Skip to content

Dickens family reconnects with Kenya

For Dr. Allan Dickens, his family and his brother Stephen with daughter Chelsea, a chance to go to Kenya in November, 2010 was more than a chance to dodge the cold or see many exotic animals.
Alexandra Dickens

For Dr. Allan Dickens, his family and his brother Stephen with daughter Chelsea, a chance to go to Kenya in November, 2010 was more than a chance to dodge the cold or see many exotic animals.

It was a chance for them to revisit their roots and to show their children where they spent the first 18 years of their lives.

The opportunity presented itself when their parents, Tony and Rose Dickens, were asked to return to Kenya, where they had spent 30 years serving with a mission organization, to give coverage for a couple who needed to return to America for 10 weeks.

Their first few days were spent in Nairobi where the children fed giraffes and watched as orphan baby elephants wallowed in a small water hole.

They marveled at the driving skill of the drivers in the midst of horrific traffic jams. Nairobi has completely outgrown the infrastructure which the British had left as their colonial legacy.

The next stop was the Rift Valley Academy, the school where they had graduated in the 1980s.

Needless to say the campus had evolved into a most beautiful place with an extraordinarily beautiful view of the Rift Valley dotted with extinct volcanoes, some of which they had climbed and explored in their younger years.

Masaai still herd their cattle on the valley floor sharing the vast grasslands with the lion, zebra, giraffe and gazelle.

From Kijabe they came to visit the retreat centre where their parents were working. This was a four-hour journey north west up the Rift Valley near a little town called Eldama Ravine.

Here they tasted what African life is all about. They were treated to traditional African food in the humble homes of some of the most gracious people they have ever met. One day was dedicated to walking through the shops which are called “dukas.”

Here they watched tailors sewing clothing, ironing their creations with charcoal irons. They watched in fascination as the local butcher sliced off a slab of meat from the carcass of a cow and using a cleaver on the end of a well worn stump, he filled their order of “nyama.”

Thursday is market day and what a colourful display of just about everything imaginable from used clothing and shoes to all the fruit and vegetables, which they were used to eating at home. The difference was that the fruit was tree ripened and so very flavourful.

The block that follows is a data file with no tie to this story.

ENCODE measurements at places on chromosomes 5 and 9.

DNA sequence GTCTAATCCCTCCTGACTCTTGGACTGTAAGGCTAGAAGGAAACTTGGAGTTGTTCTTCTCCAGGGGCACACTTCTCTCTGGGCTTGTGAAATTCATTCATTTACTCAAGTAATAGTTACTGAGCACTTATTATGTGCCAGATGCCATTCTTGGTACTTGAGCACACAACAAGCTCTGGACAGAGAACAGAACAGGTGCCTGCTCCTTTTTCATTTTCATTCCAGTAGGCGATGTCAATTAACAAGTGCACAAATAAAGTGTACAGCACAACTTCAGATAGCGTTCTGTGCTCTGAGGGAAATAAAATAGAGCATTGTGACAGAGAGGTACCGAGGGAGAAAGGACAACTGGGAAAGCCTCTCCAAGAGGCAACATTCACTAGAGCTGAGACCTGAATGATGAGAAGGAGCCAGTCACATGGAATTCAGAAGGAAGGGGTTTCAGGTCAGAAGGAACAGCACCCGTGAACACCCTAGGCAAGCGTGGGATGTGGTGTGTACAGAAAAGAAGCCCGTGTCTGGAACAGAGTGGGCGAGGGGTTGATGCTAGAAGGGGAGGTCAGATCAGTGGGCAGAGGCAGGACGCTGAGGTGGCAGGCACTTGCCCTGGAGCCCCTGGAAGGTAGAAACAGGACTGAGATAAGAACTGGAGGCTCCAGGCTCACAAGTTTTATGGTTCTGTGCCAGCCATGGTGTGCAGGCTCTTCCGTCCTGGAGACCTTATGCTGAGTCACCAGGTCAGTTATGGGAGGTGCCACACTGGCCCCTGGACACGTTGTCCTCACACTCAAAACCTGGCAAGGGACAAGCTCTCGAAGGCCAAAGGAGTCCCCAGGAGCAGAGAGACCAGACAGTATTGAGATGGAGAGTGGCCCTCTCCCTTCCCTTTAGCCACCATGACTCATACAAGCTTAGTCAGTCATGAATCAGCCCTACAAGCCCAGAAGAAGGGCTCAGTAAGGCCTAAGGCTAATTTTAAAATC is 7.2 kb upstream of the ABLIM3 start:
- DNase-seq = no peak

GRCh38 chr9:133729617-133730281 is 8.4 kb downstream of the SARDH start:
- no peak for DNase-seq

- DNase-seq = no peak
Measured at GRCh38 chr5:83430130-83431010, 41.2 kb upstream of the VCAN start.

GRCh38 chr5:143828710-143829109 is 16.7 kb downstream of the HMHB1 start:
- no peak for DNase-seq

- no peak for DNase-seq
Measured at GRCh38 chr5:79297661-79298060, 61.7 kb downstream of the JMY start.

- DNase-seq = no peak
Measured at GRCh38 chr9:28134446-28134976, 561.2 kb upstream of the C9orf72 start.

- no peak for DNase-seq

The thing that impressed them most were the number of cellphones, which seemed to be at the ear of just about everyone you saw — from the shoeshine boy to the business man — just everyone has a phone. They use their phones to transfer money to each other, also a service which we in the west don’t even have at our disposal.

There were dozens of motorcycles, which the enterprising owners use as taxis carrying two passengers or three or four sacks of charcoal to market. Small three-wheeled taxis called “tuk tuk’s” were numerous in the major towns.

The children had opportunities to visit two orphanages where 150 children were being cared for by a staff of Kenyan dorm parents.

Another highlight was a visit to a Sudanese village where the elderly women make beautiful bowls and hot pads from reeds. The village was very near the equator at an altitude of more than 5700 feet above sea level.

The retreat centre with its six cabins also had a small herd of cows and a flock of chickens. The children took turns gathering eggs and milking the cows. Strawberries grow all the year round.

The final days were spent as true tourists, enjoying the vast expanses of the countries game parks. Amboseli Game reserve, at the foot of Mt. Kilimanjaro, boast some of the world’s largest herds of elephant.

The morning and evening game drives provided huge opportunities for the shutter bugs in the crowd.

The last part of their trip took them to the coast of the Indian Ocean. The bath tub warm water and expansive stretches of fine white sand with virtually no others to break the idyllic spell, made this part of their safari particularly memorable.

The villa where they stayed came with its own swimming pool and a staff who waited on them literally hand and foot.

No meal was just “ordinary.” The cuisine included fresh fish, shrimp and even octopus and squid.

Lunches were served in a thatched gazebo overlooking the ocean. The temperature was in the 30 degree range and coming back to Canada proved a real shock.